There is a whole lot of uncertainty and risks everywhere. It just takes one major crisis in some place and it will snowball into another crisis. So, what are the contingency plans that countries are putting in place? Otherwise, what you find is that people are going to be perennially reacting to the shocks as if they were not anticipated.
Just like in the case of Nigeria, in 2010, I wrote a piece, where I drew attention to the fact that we were having an unprecedented oil boom and we were actually saving nothing. We were actually depleting the reserves even at the peak of the oil boom. Like I always say, I met $10 billion when oil prices were around $30 per barrel. By the end of the year, oil prices was still around $30 per barrel, but we grew reserves by more than 50 per cent and kept growing it until we reached about $60 billion. I had an average monthly oil price of $59 per barrel throughout my 60 months in office and we were building reserves, almost doubling it every year. So, it is this kind of preemptive policies that you need before it comes, you don’t do it when it comes. You need to anticipate that the global economic and financial system, given the globalisation, is inherently unstable and it is inherently crisis prone.
How do you look at the global economy?
The global economic system is inherently crisis prone, even now.
IMF is pledged to begin zero interest rate loans to countries facing challenges. Does that tarry with what you’re saying?
Well, the IMF can give, after all they’ve got all kinds of concessionary lending facilities. They can give whether it is zero or it is at whatever rate. What does that really mean for many of these countries. The fundamental thing is to have a healthy balance sheet that is sustainable. Otherwise, if you are in an unsustainable path, whether it is zero or whatever thing, it remains unsustainable. You get one today and you need another one tomorrow, but you still have to pay back the principal.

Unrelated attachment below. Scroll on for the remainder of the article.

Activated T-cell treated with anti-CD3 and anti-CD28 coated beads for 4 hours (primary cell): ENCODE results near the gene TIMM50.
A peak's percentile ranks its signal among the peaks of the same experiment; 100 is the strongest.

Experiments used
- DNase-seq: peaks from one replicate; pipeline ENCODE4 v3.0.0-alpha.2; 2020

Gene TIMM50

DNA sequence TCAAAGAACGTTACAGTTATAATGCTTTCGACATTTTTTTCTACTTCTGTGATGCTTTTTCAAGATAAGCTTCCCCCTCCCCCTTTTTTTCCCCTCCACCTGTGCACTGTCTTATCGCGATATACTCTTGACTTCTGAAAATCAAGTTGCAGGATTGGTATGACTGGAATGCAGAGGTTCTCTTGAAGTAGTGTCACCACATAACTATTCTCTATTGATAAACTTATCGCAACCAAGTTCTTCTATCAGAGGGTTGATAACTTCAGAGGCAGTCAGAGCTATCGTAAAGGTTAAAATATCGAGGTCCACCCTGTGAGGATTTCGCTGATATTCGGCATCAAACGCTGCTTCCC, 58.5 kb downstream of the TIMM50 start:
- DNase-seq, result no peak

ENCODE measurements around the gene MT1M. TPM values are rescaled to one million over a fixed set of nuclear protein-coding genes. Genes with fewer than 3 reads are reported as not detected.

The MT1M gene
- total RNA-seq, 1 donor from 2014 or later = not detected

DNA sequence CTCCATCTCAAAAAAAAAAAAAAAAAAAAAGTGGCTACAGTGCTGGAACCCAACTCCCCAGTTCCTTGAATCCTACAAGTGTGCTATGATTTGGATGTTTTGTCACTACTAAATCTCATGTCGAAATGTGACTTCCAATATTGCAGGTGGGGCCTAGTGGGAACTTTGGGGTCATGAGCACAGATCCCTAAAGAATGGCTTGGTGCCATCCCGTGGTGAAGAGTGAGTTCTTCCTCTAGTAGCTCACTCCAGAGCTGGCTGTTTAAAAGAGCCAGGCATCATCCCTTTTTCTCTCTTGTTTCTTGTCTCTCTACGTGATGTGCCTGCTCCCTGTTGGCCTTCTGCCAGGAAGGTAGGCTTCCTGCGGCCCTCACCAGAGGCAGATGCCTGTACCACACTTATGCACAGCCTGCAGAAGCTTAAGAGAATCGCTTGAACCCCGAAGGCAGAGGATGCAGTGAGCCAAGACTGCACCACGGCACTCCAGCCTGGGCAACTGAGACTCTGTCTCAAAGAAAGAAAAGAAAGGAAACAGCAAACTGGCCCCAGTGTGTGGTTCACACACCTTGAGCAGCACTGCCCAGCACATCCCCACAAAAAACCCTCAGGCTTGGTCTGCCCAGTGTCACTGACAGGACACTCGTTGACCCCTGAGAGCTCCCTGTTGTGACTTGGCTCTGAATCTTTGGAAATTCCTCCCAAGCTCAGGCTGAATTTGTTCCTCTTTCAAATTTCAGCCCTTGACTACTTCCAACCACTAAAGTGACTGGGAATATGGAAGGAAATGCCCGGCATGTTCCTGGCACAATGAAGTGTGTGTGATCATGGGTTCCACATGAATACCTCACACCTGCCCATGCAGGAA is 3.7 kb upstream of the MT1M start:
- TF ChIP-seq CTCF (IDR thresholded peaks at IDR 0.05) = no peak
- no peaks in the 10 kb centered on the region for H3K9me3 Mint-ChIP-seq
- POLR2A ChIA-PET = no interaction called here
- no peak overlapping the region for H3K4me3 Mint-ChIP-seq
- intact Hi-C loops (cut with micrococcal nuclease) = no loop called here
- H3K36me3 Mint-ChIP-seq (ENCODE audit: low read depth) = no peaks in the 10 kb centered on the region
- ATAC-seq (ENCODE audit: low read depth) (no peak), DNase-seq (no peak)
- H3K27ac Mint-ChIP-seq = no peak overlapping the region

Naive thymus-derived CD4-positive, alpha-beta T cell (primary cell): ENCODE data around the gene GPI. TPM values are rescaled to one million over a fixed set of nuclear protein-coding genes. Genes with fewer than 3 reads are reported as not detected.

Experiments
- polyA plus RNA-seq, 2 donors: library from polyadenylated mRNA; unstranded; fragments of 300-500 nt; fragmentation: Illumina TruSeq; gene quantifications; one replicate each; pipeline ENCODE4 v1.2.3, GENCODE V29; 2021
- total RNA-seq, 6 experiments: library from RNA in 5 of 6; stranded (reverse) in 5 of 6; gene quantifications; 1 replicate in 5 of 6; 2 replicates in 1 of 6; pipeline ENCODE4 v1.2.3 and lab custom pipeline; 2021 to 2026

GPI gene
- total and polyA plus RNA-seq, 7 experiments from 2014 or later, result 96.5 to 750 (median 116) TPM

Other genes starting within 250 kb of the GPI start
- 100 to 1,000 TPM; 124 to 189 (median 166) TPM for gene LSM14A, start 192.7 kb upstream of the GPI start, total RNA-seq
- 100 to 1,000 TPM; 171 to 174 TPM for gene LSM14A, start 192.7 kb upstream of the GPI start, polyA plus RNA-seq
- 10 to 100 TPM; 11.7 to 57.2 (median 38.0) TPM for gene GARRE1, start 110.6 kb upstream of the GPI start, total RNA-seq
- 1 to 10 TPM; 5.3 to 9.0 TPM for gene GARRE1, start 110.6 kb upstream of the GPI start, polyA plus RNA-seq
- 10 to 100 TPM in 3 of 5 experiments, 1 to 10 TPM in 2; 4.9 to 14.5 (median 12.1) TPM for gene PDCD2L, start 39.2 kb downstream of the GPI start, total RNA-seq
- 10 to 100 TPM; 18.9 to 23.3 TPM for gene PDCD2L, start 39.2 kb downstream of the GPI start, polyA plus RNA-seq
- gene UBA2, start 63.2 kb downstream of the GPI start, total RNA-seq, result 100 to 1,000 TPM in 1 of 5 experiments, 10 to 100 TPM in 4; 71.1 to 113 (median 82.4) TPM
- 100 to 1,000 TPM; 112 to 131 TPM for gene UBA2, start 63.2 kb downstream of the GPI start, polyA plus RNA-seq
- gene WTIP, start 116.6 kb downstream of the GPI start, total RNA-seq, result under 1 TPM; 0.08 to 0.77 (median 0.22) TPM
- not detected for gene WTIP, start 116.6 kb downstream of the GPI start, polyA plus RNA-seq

The fundamental thing is the adjustment that gets you on a sustainable path, and that is where I think the central banks need to re-examine their instruments. I’m talking about the Central Bank of the Commonwealth. We talked about the instruments that they are using, and also called on the need for supra-national coordination. What needs to happen at the Group of 20 countries that account for about 80 per cent of the world GDP. Coordination of monetary and fiscal stimulus package in these countries could actually help to avert or at least postpone the crisis that we are talking about.
How would you have coped if you were elected the state governor, given the situation of now?
We would have coped, extremely very well. Even though at the state level, much of what you have is that people get to face the same shock. The Federal Government is a major constraint to the states, and that is why some of us believe that the current structure that we have is for a time that we no longer live in.
The current structure was designed to share and consume the oil rent, and I have argued that the structure that is designed for consumption cannot be efficient for production. But if that had happened, by now, I should be finishing my second term. So, at first term, when things were still going, I’m sure we would have used it well. We did it at the aggregate level, we would have been able to do it back in my state.